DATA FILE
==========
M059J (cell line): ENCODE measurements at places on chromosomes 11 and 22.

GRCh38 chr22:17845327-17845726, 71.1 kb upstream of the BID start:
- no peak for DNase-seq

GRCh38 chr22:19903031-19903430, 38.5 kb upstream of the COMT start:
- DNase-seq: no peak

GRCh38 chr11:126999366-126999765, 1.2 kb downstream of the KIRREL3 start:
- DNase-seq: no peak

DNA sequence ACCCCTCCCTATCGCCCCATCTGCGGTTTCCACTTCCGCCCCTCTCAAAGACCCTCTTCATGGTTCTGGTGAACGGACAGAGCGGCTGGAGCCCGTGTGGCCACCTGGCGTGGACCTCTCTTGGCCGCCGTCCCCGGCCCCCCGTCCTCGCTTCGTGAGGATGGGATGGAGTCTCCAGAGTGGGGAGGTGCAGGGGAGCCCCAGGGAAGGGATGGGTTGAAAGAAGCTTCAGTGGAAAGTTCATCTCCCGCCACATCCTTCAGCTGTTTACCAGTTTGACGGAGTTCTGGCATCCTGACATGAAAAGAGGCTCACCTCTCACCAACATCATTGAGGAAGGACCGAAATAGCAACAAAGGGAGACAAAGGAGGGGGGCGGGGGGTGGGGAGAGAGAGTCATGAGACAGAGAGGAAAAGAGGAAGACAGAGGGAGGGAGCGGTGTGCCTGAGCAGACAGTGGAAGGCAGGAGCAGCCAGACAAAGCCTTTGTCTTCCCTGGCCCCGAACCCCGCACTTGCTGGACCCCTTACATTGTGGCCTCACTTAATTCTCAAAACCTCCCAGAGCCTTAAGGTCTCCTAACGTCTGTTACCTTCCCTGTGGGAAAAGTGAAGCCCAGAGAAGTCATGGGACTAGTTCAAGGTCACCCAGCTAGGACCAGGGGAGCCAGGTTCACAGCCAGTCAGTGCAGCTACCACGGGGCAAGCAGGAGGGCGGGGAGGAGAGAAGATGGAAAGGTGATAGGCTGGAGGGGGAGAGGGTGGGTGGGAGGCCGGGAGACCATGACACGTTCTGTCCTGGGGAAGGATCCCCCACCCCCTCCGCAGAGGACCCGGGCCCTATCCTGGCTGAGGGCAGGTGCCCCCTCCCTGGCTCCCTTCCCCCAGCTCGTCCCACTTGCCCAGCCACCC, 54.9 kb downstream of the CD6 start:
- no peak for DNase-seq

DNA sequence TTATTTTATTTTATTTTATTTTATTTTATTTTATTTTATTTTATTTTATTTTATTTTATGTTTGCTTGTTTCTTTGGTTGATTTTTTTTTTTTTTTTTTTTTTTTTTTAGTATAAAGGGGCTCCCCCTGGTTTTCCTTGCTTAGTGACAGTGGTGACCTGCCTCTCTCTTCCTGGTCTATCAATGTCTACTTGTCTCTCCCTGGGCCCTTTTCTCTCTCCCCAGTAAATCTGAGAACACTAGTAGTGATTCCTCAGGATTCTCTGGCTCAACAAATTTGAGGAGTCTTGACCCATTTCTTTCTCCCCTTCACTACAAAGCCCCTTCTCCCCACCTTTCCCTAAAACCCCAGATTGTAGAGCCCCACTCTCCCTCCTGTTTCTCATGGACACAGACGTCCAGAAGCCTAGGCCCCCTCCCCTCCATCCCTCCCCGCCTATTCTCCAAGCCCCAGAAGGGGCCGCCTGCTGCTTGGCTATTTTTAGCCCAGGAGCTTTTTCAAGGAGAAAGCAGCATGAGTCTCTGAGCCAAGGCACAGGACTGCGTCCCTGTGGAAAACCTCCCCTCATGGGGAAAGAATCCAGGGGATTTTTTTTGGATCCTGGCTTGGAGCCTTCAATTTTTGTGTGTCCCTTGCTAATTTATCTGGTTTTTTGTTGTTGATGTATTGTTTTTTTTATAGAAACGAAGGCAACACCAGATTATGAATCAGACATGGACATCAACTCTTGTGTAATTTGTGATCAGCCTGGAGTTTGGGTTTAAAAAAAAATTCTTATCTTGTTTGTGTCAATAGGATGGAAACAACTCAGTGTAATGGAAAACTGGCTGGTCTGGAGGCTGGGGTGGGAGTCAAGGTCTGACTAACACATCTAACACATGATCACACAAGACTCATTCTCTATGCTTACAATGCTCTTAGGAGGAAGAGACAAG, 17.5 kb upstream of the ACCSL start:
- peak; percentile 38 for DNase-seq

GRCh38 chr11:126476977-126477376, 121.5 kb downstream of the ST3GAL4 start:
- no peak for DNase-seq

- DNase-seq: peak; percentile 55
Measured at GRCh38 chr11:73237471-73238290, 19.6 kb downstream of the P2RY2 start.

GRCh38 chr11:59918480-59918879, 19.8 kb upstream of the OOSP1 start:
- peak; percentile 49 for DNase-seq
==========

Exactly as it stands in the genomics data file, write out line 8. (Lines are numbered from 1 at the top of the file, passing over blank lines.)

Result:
DNA sequence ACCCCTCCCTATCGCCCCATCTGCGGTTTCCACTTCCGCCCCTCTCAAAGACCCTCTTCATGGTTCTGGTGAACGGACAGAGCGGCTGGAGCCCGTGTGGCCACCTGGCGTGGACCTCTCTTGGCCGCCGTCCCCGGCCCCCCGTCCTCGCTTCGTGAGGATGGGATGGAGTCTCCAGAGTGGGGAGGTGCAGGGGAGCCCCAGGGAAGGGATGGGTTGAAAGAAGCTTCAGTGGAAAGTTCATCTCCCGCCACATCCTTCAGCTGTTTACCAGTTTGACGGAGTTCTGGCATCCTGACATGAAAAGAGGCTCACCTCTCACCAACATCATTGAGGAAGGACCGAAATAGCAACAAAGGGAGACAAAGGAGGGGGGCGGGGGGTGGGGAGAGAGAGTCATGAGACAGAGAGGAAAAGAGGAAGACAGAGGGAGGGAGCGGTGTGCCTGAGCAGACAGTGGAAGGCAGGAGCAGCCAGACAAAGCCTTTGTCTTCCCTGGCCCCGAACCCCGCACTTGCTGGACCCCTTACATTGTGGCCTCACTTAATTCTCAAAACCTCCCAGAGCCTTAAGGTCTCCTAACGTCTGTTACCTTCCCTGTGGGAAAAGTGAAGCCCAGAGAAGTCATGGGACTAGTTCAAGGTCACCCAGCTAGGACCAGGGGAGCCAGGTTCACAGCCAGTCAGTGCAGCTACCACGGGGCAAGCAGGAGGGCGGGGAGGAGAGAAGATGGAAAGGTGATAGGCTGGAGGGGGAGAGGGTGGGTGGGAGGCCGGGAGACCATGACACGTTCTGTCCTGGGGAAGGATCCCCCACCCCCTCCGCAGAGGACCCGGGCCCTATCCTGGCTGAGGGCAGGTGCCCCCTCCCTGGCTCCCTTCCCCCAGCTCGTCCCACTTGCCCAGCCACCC, 54.9 kb downstream of the CD6 start: